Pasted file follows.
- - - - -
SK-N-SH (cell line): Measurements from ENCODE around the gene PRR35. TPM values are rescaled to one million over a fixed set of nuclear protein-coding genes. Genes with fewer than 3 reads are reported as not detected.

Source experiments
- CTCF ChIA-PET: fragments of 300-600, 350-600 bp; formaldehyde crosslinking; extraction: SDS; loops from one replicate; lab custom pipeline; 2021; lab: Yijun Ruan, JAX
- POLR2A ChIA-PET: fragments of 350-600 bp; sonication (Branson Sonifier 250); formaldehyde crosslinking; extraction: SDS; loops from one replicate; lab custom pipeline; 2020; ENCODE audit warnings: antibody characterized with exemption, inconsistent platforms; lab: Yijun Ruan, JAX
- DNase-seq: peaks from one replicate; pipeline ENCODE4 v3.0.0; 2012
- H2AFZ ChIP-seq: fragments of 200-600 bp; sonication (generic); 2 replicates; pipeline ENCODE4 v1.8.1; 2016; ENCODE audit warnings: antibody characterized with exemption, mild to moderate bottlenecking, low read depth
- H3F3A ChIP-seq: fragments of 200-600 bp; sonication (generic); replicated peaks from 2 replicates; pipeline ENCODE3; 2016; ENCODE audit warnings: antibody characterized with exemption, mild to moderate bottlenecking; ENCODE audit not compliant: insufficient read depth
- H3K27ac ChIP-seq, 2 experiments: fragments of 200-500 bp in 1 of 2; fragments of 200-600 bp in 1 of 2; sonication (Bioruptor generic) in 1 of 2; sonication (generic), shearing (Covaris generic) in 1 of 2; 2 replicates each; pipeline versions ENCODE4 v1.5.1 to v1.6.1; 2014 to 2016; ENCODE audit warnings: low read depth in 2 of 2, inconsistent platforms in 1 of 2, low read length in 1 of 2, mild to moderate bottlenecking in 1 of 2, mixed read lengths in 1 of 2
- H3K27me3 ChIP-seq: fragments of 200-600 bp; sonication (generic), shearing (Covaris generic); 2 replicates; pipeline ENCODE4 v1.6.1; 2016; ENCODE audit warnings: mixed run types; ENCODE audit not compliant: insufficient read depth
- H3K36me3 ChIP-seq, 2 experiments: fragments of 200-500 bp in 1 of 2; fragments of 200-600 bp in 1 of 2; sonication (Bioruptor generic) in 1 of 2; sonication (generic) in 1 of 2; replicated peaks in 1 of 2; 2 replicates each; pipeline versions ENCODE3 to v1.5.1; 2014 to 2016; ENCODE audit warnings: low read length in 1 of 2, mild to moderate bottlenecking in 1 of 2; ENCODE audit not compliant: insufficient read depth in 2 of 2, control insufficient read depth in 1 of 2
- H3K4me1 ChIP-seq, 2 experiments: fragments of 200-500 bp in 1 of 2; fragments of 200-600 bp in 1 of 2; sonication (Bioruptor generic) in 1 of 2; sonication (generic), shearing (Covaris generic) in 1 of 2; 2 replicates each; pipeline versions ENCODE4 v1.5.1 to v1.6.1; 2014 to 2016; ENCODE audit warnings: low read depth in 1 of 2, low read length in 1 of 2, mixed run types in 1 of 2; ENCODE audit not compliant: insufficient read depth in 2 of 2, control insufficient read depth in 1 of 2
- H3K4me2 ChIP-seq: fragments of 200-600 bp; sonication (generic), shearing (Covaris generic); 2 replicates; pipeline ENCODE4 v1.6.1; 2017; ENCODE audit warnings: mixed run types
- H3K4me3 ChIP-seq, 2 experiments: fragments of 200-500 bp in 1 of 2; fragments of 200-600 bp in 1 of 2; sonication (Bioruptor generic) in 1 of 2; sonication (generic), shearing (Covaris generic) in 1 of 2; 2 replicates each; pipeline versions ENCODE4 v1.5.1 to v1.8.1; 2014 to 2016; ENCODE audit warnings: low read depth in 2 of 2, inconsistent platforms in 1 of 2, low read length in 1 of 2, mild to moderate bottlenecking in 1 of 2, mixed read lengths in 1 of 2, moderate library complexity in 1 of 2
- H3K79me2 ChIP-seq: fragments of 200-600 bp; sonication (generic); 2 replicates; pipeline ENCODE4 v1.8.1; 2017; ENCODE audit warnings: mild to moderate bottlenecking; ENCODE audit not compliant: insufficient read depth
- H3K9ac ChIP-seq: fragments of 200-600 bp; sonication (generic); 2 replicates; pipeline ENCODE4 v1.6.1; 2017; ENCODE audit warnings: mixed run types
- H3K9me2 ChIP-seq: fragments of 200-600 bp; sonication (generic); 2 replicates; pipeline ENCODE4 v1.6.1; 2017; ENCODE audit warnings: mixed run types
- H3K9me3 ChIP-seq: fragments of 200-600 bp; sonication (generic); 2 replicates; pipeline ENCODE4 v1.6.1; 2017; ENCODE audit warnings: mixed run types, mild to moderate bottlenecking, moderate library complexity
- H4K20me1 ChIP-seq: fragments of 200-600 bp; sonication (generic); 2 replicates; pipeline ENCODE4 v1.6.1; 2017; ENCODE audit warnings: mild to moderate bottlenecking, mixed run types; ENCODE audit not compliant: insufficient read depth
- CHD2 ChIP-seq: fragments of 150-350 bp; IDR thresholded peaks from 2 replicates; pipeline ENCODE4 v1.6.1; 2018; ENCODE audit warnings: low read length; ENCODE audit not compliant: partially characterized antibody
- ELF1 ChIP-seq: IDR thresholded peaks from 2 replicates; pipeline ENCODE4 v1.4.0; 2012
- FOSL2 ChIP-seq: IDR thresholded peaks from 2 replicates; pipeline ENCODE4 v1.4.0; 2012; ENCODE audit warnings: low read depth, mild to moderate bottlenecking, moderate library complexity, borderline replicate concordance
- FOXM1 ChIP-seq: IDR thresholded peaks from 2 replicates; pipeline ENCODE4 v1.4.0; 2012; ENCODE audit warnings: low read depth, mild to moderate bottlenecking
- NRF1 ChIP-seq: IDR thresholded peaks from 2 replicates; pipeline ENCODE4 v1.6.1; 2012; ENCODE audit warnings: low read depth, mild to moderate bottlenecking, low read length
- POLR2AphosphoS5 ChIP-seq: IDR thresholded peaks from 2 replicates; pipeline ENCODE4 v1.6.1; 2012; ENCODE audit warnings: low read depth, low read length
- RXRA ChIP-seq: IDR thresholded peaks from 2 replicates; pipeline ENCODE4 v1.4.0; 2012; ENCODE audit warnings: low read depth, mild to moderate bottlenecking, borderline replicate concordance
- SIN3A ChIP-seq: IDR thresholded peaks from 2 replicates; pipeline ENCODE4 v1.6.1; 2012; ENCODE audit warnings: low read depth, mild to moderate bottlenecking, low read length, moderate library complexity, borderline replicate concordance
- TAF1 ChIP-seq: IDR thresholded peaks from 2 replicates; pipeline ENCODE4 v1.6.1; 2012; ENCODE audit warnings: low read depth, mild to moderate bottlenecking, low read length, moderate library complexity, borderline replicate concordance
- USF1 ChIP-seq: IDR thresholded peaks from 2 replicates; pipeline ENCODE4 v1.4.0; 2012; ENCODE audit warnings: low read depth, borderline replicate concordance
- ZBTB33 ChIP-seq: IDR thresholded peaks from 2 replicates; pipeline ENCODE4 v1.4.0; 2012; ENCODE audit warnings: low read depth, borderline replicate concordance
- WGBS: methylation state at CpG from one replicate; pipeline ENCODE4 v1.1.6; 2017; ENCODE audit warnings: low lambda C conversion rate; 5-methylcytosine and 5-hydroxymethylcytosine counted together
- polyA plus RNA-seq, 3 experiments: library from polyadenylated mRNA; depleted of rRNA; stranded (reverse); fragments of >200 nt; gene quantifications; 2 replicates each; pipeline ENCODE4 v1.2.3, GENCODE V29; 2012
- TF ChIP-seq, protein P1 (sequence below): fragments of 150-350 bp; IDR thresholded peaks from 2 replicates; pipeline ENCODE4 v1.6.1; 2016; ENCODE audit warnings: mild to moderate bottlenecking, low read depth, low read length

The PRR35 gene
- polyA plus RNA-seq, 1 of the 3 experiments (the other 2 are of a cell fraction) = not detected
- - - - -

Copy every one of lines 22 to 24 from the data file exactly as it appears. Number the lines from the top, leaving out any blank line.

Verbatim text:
- FOXM1 ChIP-seq: IDR thresholded peaks from 2 replicates; pipeline ENCODE4 v1.4.0; 2012; ENCODE audit warnings: low read depth, mild to moderate bottlenecking
- NRF1 ChIP-seq: IDR thresholded peaks from 2 replicates; pipeline ENCODE4 v1.6.1; 2012; ENCODE audit warnings: low read depth, mild to moderate bottlenecking, low read length
- POLR2AphosphoS5 ChIP-seq: IDR thresholded peaks from 2 replicates; pipeline ENCODE4 v1.6.1; 2012; ENCODE audit warnings: low read depth, low read length